In a Counseling Services brochure dated last month, it was announced that SIUE Counseling Services would be adding visit, service and no-show fees. This has sparked discussion — and strong opinions — among many students.
“Beginning in Fall 2020, Counseling Services will be charging visit, service and no-show fees. Please call our office or visit our website for more specific details,” the brochure said.
Director of Counseling Services Courtney Boddie said this change is still being discussed, and nothing is set in stone as of right now.
“While it is true that Counseling and Health Services have a proposal for a co-pay model to manage the fall-out associated with the Illinois state minimum wage increase, the Board of Trustees decision not to increase tuition and fees and the on-going fiscal impact of the pandemic, ... no implementation plan is in place,” Boddie said in an email.
Eddie Smith, a freshman anthropology major from Alton, Illinois, said he thinks some of the fees would make sense, but certainly not all of them. Smith sees a therapist, but not through SIUE.
“I can understand the no-show fee, because that’s a normal thing for any doctor’s office, but paying for every session seems like it would make you need Counseling Services more [due to stress],” Smith said. “[My therapist] is free through insurance, and I don’t know how it would work there [at SIUE]. They should make sure they at least take insurance. Any medical cost is always way too expensive.”
Sophia Buehler, a senior psychology major from Carterville, Illinois, said she agreed with Smith, and thought no-show fees made sense. She raised concerns over being charged per visit as Counseling Services is currently covered in student fees.
“I can understand if they charge you for canceling at the last minute. They are still people and they need to make money, but I can’t imagine them charging in general up-front, because it’s factored into other fees, and it has been that way,” Buehler said.
Smith said he thought adding fees might stop some people from coming in because they wouldn’t have enough money.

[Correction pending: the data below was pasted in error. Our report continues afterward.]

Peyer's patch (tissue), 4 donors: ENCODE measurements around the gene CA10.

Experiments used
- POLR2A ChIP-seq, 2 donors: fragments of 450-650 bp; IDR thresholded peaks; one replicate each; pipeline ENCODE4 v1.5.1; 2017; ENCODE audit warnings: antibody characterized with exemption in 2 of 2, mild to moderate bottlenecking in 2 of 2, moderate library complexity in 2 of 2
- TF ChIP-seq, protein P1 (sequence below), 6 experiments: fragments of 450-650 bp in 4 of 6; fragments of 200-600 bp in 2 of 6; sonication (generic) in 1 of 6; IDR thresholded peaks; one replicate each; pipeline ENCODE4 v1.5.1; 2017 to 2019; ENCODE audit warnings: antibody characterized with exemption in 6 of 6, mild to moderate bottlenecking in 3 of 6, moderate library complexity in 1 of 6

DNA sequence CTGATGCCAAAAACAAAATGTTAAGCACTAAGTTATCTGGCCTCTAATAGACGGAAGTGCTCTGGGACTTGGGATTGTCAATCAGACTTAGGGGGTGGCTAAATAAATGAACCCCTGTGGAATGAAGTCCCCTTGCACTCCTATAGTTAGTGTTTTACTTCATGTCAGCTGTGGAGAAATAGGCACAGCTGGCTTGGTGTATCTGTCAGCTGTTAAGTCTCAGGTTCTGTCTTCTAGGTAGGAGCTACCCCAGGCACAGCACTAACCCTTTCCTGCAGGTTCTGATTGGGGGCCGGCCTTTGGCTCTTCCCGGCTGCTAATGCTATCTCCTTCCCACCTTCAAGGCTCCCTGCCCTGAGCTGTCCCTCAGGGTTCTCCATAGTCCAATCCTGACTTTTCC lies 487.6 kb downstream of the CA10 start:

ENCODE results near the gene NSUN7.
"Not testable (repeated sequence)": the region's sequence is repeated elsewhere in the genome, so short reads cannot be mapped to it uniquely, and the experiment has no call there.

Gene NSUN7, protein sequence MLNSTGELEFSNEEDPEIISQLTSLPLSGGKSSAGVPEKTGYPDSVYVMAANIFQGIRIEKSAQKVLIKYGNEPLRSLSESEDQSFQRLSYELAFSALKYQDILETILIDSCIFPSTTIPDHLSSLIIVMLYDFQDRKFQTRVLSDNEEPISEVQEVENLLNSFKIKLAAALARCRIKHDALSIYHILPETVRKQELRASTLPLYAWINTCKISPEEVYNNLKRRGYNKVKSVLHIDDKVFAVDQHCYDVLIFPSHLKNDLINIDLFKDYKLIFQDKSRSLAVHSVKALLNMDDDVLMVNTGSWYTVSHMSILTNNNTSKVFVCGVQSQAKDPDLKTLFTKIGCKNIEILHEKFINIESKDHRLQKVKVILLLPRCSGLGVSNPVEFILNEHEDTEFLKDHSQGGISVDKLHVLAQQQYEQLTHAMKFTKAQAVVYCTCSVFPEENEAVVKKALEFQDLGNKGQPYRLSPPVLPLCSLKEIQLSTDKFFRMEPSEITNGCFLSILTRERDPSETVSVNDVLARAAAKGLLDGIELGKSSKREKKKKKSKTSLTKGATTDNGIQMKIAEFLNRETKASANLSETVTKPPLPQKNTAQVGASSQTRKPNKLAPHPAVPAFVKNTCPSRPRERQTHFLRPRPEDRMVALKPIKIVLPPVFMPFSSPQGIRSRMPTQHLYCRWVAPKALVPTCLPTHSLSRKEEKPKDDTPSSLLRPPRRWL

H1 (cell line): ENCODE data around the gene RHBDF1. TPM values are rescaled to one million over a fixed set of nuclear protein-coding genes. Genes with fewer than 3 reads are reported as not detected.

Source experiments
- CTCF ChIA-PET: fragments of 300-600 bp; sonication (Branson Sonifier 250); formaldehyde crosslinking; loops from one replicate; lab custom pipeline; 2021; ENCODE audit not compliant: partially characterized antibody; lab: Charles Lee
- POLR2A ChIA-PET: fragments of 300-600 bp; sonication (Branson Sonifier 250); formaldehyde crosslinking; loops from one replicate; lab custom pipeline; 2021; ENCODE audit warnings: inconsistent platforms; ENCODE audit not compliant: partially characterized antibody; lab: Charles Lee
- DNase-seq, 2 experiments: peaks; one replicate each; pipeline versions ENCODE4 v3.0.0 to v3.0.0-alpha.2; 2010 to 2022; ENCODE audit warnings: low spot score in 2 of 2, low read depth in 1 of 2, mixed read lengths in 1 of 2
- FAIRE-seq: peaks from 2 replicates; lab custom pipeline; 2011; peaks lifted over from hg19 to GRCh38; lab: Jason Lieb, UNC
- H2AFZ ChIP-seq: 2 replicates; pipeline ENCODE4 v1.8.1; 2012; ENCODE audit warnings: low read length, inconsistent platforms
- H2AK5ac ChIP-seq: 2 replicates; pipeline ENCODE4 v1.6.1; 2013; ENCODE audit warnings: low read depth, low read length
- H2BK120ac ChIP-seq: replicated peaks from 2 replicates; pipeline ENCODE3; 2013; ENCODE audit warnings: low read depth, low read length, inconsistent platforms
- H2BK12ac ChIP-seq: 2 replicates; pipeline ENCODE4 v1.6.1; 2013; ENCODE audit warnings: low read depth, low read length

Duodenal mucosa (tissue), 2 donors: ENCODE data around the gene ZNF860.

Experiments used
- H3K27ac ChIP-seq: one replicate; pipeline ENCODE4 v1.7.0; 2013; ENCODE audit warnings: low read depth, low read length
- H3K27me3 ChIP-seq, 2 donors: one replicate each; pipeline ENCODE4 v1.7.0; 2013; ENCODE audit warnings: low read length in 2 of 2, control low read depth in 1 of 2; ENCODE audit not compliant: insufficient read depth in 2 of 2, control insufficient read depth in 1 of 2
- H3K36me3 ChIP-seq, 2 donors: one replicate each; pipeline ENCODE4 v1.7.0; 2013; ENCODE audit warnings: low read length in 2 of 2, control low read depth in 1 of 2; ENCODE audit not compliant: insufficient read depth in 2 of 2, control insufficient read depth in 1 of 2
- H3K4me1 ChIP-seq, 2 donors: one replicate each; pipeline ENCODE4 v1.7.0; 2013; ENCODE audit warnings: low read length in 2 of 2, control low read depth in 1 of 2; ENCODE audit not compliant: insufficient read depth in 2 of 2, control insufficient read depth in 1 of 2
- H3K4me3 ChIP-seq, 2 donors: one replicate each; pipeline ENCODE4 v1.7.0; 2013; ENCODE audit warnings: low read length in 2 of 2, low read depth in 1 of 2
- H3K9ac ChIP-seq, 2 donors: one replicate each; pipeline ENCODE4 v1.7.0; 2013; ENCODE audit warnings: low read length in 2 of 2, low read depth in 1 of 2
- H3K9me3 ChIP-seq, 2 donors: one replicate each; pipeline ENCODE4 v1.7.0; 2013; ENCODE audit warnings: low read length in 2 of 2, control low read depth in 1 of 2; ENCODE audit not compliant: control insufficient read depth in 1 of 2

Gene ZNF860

“I just think it’s dumb that they’ll make it seem like an option, but then make it unattainable for certain groups of people,” Smith said.
The idea of having to suddenly pay up-front for something that was originally in student fees upset senior psychology major Henry Schilling, of Fosterburg, Illinois, who said there should be a change in student fees if Counseling Services implements this new plan.
“I know there are fees like that with other therapists and other counseling services, mostly because they’re their own businesses, but it makes no sense if it’s something we already pay for in fees. I think [student fees] should change if these up-front fees get added, though I still don’t like how that takes away from it being a free service,” Schilling said.
Buehler said she had gone to Counseling Services at SIUE in the past, and she felt that the change in fees would be understandable if there was a change in how Counseling Services worked.
“I went once at the end of my sophomore year, and it was a group session. They don’t offer one-on-one sessions that often, as far as I’m aware. They offered them every two weeks, and I think that’s it. I guess I’ve been spoiled, but I used to go to a school where you’d get weekly or more one-on-one sessions for free,” Buehler said. “If they updated how they’re operating the one-on-ones, maybe people would think of the fee change as more of a positive.”
Junior Accounting Major Cecilia Ballard, of Brighton, Illinois, said she also thought a change to Counseling Services would make the fees seem more understandable. Ballard said student fees should decrease if a fee is added for each individual visit as well.
“If we already pay for it in student fees, then why would we pay for it twice? I didn’t even know it was paid for,” Ballard said. “If they have to pay for each visit, people might be less inclined to go do it, even if they really need it. And if we’ll have to pay for it, they should at least update the system they have currently. ”
For more information, view the August Counseling Services brochure or SIUE Counseling Service’s website.